Ulster Bank looks set to quit the Irish market after 160 years

The board of NatWest is to meet on Thursday evening to discuss a proposal to wind down Ulster Bank's operations here
Ulster Bank looks set to quit the Irish market after 160 years

The move is likely to result in the break-up of the lender's €20.5bn loan book, prompting fears that some of these could be sold to vulture funds. Picture: Sam Boal / RollingNews.ie

Thousands of banking jobs may be in jeopardy as Ulster Bank's presence in Ireland looks set to come to an end after more than 160 years.

Concerns had been raised on several occasions by TDs and unions about the future of the bank's operations in Ireland, including some 2,800 staff in the Republic and a further 600 in Northern Ireland.

The board of NatWest is to meet on Thursday evening to discuss a proposal to wind down Ulster Bank's operations here.

On Friday morning, the UK group, formerly known as the Royal Bank of Scotland, is to report its annual results, at an official announcement is likely to be made.

However, it is not yet clear if the discussions will be completed by this evening ahead of that announcement, or whether there could be a further delay in process.

The move is likely to result in the break-up of the lender's €20.5bn loan book, prompting fears that some of these could be sold to vulture funds.

The Oireachtas finance committee said that in the absence of Ulster engaging, it may consider recommending legislation against the bank selling loans to vulture funds and to ensure only AIB, Bank of Ireland, or another mainstream lender would benefit “notwithstanding the competition issues that might arise as a result”.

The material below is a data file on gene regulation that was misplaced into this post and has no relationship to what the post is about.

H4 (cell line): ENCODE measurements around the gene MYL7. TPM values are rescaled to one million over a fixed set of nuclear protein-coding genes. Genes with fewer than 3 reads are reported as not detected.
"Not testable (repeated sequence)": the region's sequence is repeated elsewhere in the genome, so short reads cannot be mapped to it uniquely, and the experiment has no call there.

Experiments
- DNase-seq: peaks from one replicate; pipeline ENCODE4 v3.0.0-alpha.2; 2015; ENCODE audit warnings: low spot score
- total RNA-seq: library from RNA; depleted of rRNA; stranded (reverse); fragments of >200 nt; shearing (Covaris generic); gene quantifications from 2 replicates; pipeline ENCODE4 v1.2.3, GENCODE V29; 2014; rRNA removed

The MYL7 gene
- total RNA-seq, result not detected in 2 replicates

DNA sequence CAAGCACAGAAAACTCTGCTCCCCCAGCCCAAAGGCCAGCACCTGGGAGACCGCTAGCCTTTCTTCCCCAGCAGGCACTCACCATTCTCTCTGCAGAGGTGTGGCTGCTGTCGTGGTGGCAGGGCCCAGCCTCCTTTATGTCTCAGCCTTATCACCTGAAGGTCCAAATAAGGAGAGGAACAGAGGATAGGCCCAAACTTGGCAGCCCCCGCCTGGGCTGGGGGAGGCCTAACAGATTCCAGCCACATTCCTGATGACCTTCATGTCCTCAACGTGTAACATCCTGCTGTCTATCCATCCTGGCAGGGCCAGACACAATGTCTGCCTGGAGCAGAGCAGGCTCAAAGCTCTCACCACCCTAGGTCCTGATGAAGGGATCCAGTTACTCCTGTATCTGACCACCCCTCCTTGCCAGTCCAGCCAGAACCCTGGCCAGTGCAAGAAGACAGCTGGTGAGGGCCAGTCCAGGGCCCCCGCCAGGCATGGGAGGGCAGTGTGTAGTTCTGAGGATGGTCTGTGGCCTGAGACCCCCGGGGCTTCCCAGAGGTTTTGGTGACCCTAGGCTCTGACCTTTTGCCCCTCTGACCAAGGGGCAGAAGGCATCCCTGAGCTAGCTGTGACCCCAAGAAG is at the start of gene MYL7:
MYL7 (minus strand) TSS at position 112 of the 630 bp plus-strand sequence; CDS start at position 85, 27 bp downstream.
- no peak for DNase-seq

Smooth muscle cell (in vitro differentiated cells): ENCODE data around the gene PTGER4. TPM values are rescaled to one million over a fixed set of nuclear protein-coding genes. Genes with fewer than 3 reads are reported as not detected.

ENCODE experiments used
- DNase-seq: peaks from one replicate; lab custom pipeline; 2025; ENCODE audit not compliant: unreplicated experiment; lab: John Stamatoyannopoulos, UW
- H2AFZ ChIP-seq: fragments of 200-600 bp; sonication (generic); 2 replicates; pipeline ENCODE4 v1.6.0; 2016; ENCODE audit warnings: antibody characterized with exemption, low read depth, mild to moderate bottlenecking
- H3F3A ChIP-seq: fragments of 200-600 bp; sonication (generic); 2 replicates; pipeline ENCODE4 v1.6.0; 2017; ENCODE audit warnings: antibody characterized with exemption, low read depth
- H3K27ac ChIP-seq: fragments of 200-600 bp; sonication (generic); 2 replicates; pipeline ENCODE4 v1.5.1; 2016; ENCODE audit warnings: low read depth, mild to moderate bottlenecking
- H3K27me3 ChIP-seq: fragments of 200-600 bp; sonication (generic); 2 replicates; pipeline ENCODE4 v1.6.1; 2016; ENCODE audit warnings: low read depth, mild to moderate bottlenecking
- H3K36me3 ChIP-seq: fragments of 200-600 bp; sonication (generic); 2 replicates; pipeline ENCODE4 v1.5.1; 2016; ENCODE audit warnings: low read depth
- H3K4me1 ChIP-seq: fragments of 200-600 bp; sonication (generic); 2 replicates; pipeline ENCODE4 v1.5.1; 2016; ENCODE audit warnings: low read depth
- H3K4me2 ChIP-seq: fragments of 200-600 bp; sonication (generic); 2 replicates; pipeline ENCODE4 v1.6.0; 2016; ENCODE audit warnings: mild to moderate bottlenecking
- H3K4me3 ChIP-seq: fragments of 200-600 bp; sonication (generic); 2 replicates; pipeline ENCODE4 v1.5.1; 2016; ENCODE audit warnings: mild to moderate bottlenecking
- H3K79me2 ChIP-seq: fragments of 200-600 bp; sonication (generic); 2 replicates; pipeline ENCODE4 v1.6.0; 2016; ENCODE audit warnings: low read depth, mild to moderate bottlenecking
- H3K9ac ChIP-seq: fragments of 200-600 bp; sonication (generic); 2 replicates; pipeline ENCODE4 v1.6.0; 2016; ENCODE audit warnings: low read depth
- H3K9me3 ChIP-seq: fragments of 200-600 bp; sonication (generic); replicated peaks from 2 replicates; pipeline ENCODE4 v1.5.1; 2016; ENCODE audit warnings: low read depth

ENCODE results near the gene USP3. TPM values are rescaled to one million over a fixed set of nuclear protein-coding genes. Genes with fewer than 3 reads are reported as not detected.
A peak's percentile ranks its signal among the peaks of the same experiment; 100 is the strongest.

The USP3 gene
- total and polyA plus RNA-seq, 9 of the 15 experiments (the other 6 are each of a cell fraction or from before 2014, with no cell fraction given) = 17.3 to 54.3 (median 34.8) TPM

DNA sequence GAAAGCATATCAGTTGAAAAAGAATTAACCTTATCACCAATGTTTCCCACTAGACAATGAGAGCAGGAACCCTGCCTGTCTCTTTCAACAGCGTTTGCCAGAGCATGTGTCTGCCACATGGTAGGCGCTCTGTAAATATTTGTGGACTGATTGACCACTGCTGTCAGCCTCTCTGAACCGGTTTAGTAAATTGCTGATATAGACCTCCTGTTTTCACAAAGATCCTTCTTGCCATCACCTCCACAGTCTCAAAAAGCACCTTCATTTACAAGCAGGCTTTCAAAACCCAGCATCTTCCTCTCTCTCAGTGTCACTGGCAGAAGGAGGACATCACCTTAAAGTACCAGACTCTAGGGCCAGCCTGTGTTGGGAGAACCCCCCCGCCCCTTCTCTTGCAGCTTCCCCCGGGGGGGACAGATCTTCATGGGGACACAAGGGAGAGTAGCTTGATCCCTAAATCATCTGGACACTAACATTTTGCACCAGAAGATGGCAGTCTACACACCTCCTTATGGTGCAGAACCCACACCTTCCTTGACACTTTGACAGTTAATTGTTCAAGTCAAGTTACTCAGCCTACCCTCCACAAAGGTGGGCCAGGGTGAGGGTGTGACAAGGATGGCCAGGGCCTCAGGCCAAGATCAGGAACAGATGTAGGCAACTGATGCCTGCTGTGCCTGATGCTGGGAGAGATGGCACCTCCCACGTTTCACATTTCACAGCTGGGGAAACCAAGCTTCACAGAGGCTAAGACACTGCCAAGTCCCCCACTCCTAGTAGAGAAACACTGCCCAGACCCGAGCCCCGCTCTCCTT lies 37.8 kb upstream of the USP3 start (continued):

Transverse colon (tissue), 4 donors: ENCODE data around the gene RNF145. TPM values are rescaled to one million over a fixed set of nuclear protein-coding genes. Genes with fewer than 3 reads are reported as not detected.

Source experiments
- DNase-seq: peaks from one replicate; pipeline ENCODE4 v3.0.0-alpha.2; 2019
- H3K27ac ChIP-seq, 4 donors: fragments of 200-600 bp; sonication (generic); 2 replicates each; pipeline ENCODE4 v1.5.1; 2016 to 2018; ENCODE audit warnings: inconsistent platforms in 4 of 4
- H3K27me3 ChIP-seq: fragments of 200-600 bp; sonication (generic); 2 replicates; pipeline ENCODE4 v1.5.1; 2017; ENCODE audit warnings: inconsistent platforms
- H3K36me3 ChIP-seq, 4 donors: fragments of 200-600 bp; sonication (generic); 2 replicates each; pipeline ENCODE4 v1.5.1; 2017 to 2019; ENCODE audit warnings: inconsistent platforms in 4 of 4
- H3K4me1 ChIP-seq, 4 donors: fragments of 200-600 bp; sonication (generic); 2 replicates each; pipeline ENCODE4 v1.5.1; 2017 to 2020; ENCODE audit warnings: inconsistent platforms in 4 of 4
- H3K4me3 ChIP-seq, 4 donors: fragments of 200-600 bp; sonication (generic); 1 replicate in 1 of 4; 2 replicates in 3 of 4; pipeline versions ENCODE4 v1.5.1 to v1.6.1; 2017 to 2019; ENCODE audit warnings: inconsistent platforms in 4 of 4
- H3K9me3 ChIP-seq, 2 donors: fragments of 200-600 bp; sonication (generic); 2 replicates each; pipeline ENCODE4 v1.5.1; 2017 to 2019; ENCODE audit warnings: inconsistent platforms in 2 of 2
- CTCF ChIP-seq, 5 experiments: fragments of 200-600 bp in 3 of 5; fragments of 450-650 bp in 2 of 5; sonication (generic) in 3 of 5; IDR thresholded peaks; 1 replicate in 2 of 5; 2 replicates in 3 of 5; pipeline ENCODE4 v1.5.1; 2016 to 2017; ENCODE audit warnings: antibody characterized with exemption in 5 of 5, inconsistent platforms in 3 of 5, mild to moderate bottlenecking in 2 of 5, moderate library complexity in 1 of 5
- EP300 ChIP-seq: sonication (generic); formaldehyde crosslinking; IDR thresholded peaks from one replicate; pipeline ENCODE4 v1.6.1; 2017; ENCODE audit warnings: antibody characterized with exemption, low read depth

Committee chair John McGuinness had previously told the Irish Examiner the potential winding down of Ulster Bank had put legislators and regulators between “a rock and a hard place” because selling loans to AIB and Bank of Ireland would only worsen concerns about the limited competition in banking in Ireland. 

However, he said it was important that any loans would not end up in the hands of vulture funds.

He said Ulster Bank had the chance to appear before the finance committee next week.

In a statement issued late last night, the Irish Farmers Association (IFA) urged the bank not to sell its loan books to a vulture fund.

An estimated 10,000 farmers have borrowings with Ulster Bank and IFA President Tim Cullinan urged the bank not to leave them 'completely high and dry'. 

A further 10,000 farmers rely on the bank for current account services, he added.

"Ulster Bank must make a commitment that it will not to sell its loan book to a vulture fund that would leave these farmers completely high and dry. The Government must intervene and prevent this from happening," Mr Cullinan said.

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